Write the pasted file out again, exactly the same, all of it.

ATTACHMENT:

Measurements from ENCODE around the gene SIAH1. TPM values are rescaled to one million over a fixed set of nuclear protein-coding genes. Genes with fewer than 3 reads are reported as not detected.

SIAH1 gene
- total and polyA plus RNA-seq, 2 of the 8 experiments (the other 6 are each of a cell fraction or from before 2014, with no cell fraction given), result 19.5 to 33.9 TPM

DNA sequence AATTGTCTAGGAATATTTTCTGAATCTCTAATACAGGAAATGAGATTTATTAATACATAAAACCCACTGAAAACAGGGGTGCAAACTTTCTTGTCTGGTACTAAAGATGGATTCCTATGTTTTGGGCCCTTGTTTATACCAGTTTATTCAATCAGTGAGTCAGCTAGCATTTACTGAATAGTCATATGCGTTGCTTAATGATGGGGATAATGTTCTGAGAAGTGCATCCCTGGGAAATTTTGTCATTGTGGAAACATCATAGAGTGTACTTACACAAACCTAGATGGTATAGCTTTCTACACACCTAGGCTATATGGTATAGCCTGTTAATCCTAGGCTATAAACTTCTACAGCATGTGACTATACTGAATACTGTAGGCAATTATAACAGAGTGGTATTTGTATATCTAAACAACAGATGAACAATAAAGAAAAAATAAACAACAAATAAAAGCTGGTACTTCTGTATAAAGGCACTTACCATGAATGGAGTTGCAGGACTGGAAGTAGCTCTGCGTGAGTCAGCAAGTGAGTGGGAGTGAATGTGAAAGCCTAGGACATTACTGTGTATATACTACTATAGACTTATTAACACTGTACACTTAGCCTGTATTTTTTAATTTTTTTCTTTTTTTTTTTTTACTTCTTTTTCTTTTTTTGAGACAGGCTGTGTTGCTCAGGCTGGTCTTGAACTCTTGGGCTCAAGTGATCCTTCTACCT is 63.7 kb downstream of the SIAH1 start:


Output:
Measurements from ENCODE around the gene SIAH1. TPM values are rescaled to one million over a fixed set of nuclear protein-coding genes. Genes with fewer than 3 reads are reported as not detected.

SIAH1 gene
- total and polyA plus RNA-seq, 2 of the 8 experiments (the other 6 are each of a cell fraction or from before 2014, with no cell fraction given), result 19.5 to 33.9 TPM

DNA sequence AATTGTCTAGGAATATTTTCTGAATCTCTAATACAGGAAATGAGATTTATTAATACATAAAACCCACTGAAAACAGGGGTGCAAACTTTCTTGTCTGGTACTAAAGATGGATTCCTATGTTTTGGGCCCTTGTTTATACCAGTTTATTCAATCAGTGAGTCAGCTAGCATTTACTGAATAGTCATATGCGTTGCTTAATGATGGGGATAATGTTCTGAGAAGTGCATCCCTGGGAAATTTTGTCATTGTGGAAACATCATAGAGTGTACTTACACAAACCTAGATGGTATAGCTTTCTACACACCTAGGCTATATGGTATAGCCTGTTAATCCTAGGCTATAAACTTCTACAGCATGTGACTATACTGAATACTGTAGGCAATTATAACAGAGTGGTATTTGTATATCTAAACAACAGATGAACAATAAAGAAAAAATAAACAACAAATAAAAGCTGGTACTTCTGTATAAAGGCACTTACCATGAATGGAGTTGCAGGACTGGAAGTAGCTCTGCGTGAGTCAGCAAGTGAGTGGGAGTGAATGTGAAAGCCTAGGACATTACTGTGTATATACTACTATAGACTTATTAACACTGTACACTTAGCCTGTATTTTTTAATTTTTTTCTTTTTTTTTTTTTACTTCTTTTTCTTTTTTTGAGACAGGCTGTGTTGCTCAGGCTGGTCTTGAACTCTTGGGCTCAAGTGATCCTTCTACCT is 63.7 kb downstream of the SIAH1 start: